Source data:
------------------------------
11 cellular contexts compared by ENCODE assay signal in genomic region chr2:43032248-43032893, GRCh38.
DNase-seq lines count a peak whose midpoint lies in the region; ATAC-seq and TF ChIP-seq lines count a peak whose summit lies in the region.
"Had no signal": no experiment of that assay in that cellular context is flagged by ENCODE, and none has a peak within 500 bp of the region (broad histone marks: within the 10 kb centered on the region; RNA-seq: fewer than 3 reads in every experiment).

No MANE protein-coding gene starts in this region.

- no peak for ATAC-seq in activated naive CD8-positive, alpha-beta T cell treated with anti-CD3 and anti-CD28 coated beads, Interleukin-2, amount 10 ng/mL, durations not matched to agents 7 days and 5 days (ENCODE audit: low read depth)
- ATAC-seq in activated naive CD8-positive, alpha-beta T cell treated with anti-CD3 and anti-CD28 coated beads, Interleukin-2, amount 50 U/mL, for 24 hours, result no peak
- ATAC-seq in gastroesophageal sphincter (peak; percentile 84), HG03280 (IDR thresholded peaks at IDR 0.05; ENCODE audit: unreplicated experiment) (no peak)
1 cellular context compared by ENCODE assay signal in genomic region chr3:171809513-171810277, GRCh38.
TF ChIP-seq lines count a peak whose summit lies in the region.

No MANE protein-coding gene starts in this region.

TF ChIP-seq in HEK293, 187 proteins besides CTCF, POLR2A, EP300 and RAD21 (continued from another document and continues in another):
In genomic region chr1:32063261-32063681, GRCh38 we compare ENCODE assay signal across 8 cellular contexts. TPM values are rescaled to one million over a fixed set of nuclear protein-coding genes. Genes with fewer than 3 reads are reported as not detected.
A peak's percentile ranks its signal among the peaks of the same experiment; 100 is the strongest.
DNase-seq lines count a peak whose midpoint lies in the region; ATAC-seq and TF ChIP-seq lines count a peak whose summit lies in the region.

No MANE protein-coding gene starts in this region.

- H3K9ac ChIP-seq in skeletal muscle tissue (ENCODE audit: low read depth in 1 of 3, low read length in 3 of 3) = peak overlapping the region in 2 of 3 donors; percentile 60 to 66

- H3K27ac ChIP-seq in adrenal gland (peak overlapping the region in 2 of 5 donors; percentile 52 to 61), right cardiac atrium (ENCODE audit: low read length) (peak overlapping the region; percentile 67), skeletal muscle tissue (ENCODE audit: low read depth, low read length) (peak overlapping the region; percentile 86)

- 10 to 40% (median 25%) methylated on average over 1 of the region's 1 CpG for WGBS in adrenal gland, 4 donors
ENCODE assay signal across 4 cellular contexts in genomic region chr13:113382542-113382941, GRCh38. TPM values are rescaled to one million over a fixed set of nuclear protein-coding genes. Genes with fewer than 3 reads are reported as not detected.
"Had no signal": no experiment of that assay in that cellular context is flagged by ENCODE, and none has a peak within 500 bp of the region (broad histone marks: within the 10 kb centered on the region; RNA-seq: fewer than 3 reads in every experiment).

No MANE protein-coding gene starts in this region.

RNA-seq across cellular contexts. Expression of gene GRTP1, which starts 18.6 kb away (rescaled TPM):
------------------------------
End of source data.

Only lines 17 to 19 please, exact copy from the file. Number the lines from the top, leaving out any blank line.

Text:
- H3K27ac ChIP-seq in adrenal gland (peak overlapping the region in 2 of 5 donors; percentile 52 to 61), right cardiac atrium (ENCODE audit: low read length) (peak overlapping the region; percentile 67), skeletal muscle tissue (ENCODE audit: low read depth, low read length) (peak overlapping the region; percentile 86)

- 10 to 40% (median 25%) methylated on average over 1 of the region's 1 CpG for WGBS in adrenal gland, 4 donors
ENCODE assay signal across 4 cellular contexts in genomic region chr13:113382542-113382941, GRCh38. TPM values are rescaled to one million over a fixed set of nuclear protein-coding genes. Genes with fewer than 3 reads are reported as not detected.